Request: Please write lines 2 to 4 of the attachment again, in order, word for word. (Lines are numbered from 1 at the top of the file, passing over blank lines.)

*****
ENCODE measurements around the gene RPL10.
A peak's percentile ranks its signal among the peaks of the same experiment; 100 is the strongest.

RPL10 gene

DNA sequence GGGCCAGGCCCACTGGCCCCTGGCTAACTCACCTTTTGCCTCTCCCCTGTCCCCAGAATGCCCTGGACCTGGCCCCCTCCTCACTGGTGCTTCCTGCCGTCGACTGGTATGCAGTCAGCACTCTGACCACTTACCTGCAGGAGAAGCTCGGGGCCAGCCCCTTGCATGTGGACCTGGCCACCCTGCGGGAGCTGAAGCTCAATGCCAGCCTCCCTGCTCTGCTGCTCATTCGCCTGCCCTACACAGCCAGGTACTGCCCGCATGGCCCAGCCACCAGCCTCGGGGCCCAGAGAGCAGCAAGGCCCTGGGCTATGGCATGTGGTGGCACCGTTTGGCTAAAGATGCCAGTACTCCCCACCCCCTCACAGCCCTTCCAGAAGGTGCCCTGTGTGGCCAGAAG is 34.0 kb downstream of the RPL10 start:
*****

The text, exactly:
A peak's percentile ranks its signal among the peaks of the same experiment; 100 is the strongest.

RPL10 gene

DNA sequence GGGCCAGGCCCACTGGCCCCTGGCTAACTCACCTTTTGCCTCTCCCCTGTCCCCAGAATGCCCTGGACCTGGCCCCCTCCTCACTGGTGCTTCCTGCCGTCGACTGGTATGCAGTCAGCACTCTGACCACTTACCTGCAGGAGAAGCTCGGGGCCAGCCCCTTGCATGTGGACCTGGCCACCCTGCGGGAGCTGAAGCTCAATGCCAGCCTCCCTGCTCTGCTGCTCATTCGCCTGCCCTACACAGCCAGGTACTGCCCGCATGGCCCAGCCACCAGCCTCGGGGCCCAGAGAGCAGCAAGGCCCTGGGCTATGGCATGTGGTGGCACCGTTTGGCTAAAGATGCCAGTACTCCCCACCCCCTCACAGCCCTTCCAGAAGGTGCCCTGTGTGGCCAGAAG is 34.0 kb downstream of the RPL10 start: